To maintain a regular sleep routine after surgery, following these tips seems beneficial:

  • Getting enough sleep: After surgery 1-2 weeks, it is crucial to maintain adequate sleep up to 8-10 hours/day for enhancing healing process and recovery. Poor sleep habits, such as having an irregular sleep schedule or consuming too much caffeine or alcohol can interfere with sleep quality. These also include having a late sleep pattern or drinking too much of water before going to sleep. If pain develops, painkiller medications can be taken as prescribed. In most cases, it takes 5-7 days until a full recovery. 
  • Shifting the focus: Instead of paying attention only to discomfort feeling after surgery, changing interests to pleasant hobbies or leisure activities, e.g. reading books, listening to music, playing games and social media engagement can largely relieve stress and anxiety.
  • Guided imagery for relaxation: Guided imagery is a simple relaxation technique that help to quickly and easily manage stress, reduce tension and alleviate pain. It is an intentionally thought of a peaceful place or scenario along with closing eyes, deep breathing and muscle relaxation, allowing the body to react to your own thoughts. 

Staying away from aggravating factors

To remain as healthy as possible after surgery, it is highly recommended to:  

  • Stop smoking: Smoking increases the risk of problems during and after surgery. Quitting smoking at least 3-6 weeks before surgery can significantly decrease the rates of complications related to the surgery. Without smoke cessation prior to surgery, the anesthesiologists face additional challenges to control respiratory function while under the anesthesia, fighting against lungs compromised by smoking. This might lead to an increased risk of anesthesia complications. More importantly, besides poor wound healing process, smoking impairs heart function and disturbs normal heart rhythms, therefore it substantially increases risk of cardiac arrest or heart attack while operating.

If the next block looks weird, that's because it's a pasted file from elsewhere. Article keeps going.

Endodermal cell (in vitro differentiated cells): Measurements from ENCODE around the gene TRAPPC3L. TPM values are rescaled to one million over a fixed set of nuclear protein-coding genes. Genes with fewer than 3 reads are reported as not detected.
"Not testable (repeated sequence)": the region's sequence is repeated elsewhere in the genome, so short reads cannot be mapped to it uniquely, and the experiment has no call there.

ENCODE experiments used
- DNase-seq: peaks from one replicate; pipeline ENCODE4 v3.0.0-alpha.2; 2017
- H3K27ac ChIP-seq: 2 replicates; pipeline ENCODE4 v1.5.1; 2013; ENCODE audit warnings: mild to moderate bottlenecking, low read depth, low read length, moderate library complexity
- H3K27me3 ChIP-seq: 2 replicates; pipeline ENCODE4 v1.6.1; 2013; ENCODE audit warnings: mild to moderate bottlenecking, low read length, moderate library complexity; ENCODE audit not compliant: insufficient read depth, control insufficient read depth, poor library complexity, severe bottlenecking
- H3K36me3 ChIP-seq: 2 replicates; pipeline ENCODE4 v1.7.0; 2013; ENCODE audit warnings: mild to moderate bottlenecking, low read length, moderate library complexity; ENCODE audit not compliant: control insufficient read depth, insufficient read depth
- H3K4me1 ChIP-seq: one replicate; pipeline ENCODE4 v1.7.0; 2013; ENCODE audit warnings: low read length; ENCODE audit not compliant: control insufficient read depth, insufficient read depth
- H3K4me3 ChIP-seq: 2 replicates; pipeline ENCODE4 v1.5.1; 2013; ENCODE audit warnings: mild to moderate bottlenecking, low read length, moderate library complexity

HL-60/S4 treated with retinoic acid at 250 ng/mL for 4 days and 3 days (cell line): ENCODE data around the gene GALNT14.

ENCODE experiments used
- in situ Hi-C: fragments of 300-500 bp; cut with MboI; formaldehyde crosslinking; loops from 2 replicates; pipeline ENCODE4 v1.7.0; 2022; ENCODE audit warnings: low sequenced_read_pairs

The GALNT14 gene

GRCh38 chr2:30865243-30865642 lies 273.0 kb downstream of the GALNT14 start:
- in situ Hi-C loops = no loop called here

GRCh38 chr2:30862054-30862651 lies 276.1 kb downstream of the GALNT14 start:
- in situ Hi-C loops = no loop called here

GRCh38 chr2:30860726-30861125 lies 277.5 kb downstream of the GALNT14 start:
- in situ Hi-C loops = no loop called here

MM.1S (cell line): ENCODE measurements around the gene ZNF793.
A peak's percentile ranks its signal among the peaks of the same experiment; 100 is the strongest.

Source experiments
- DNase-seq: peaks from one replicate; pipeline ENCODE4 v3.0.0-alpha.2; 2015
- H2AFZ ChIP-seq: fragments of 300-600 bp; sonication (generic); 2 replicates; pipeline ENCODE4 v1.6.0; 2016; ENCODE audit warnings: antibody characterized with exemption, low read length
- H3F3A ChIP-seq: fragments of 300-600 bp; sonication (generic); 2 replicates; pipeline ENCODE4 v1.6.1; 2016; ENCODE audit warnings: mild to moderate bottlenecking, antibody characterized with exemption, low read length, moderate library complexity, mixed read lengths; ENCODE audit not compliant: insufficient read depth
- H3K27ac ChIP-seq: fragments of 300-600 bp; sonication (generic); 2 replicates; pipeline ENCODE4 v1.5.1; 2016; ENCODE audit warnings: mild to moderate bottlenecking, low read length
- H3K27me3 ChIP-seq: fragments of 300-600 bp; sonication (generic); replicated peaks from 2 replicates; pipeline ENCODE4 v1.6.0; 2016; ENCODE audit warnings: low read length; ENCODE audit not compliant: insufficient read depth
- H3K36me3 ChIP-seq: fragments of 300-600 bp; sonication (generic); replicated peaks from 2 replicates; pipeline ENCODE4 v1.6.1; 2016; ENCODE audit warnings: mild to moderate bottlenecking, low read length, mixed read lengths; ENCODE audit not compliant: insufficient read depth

• Avoid unhealthy diets: To prevent blood sugar fluctuations before and after surgery, the patients need to refrain from consuming high sugar diet.  Electrolyte drinks containing sodium should be limited as it results in a fluid buildup and swelling. Unhealthy diet, e.g. raw, uncooked and fermented food as well as alcoholic beverages must be avoided.      
  • Relieve stress and anxiety: Not only physical health, but mental health also plays an important role in a successful surgery. If there is any concern related to surgery including pain management, discuss thoroughly with the surgeon. It remains crucial to stay worry-free and manage stress efficiently while following all instructions suggested by the surgeon.